How the shopping mall is transforming
With malls now incorporating hotels, sports fields and offices, owners are considering a rebrand
“Shop today from nine to five. Dine till late.” That’s the invitation from Eastland, a shopping mall near Melbourne, Australia.
But Eastland offers more than the traditional weekly shop-and-dine experience. The shopping centre also has offices, a hotel, and a bowling alley with karaoke and escape rooms.
It’s an example of how, for many new malls, mixed use is now the focal point.
“We’ve got a hotel, we’ve got council offices, we’ve got a department of transport office, we’ve got a vibrant town square full of food and beverage and entertainment,” Luke Young, QIC’s general manager for leasing said at the Malls of the Future Summit, held in Sydney, Australia, in March, where landlords, analysts and designers met to plot the way forward for retail in the wake of the pandemic.
COVID-19 and attendant measures such as lockdowns kept shoppers confined to their neighbourhoods. It also accelerated a trend that’s transforming the face of retail: Hybrid working has become a permanent feature of modern-day work, which means people are spending more time at the home office and shopping locally.
“Mixed use” is being seen as the best use of assets, with speakers and participants at the Summit examining how to incorporate and build on synergies in co-working, office spaces, hotels, even childcare and medical.
Is it even a mall?
Should these even be called shopping centres or malls? Sarah Blackmore, head of asset management at Sandhurst Retail and Logistics, says they are currently in the process of deciding what to brand their latest projects, which don’t look anything like a run-of-the-mill mall.
“We’re giving customers more than shopping as a reason to visit. We’ve got things we’re designing into it like a 300-seat open-air amphitheatre within the core of the building, we’ve got an open-air courtyard, we’ve got sporting facilities around the perimeter of the precinct,” she said. “When we’re designing a building, we’re not thinking about the customers for now but our customers for the future.”
The huge growth of e-commerce during the pandemic – once thought to be the death knell of bricks-and-mortar retail – is now working to shape future retail. Woolworths general manager, property, Jon Savell said e-commerce underpins new behaviour, especially among Gen Y, where offerings like curb-side pickup gives customers more time to stroll through the stores than traipse up and down supermarket aisles.
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This flexibility “is what customers really want,” Savell said. “To drive up, do their groceries, put it in the boot of the car, then they get 30 or 40 minutes back – really it’s like valet shopping and that just creates a better experience, better time management and the time they spend up and down the aisles, they can spend in your centres.”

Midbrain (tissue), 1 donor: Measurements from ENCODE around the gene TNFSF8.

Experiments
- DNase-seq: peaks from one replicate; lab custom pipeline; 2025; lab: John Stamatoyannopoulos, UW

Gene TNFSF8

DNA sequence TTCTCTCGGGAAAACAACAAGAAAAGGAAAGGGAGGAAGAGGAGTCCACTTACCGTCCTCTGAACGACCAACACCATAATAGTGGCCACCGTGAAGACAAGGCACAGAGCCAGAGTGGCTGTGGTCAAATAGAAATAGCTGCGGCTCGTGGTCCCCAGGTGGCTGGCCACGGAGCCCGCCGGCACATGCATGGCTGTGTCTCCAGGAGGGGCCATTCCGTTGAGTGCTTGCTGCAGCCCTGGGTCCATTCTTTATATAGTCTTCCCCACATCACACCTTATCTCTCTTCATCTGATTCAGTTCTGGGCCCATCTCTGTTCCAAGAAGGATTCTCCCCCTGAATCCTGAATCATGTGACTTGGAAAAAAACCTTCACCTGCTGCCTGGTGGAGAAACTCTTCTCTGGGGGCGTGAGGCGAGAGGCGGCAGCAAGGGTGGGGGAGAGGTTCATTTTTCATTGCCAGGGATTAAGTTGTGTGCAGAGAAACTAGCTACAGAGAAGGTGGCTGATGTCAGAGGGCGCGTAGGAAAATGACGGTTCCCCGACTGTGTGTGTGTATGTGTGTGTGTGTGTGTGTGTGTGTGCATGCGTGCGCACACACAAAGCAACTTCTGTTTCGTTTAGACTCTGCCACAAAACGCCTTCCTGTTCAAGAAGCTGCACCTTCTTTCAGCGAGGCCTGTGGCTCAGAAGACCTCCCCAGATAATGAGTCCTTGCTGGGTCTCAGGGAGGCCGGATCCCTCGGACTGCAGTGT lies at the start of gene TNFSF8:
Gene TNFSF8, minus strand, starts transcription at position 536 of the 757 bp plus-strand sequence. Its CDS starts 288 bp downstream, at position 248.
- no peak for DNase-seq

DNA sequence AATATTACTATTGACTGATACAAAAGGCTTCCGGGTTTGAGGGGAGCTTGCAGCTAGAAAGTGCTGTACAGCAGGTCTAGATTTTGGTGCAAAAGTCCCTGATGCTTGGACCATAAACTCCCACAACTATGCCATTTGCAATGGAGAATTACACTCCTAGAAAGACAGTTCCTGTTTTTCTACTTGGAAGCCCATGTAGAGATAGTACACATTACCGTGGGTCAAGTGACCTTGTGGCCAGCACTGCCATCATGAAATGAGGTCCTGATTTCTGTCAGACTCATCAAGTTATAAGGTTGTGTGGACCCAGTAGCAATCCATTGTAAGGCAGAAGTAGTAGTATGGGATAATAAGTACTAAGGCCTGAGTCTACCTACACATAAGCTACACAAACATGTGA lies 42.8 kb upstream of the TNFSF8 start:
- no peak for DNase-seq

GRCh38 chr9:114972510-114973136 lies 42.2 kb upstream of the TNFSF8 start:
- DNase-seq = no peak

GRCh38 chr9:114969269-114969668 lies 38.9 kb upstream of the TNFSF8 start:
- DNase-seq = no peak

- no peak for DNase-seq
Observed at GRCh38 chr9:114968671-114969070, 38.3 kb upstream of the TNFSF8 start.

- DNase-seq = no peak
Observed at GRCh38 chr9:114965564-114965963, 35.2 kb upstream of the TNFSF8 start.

Bringing shoppers back
Marnie Deveraux, head of retail development at Lendlease, said the challenge of attracting customers back to shopping centres was multi-faceted. There’s a need to create spaces that people want to visit, getting the tenancy mix right as well as creating experiences, ranging from sports events to fine dining.
JLL’s 2023 Retail Grocery Outlook shows that retail momentum has swung back in favor of dining out, as restaurant retail sales outpaced grocery spending in 2022.
“Everybody wants to be entertained these days,” Deveraux said. “We’re going out for dinner more than ever before – I think that’s one way to attract customers back to the centre.”
Retail managers’ core purpose is to have the community visiting more often, staying longer, spending more money and feeling safe while having memorable experiences, said JLL property and asset manager Rebecca Norton, after listening to the panel.
“We need to keep asking ourselves, ‘how do we become more relevant and what are emerging needs’, such as access to mental health support besides traditional health services, large-format adventure playgrounds, a library, a swim school? How do we integrate our customers’ routines to create a legacy for the future?”
Ultimately, shopping centres aren’t about shops, said Kelvin Taylor, project director at Diadem.
“Guinness doesn’t make beer, it provides the opportunity for communication, for gatherings, for community,” he said. “If you think shopping centres are about shops, you’re wrong. People who are developing shopping centres aren’t doing a transactional activity, it’s a relational activity. It’s all about feeling and being together.”
Contact Rebecca NortonJLL property and asset manager
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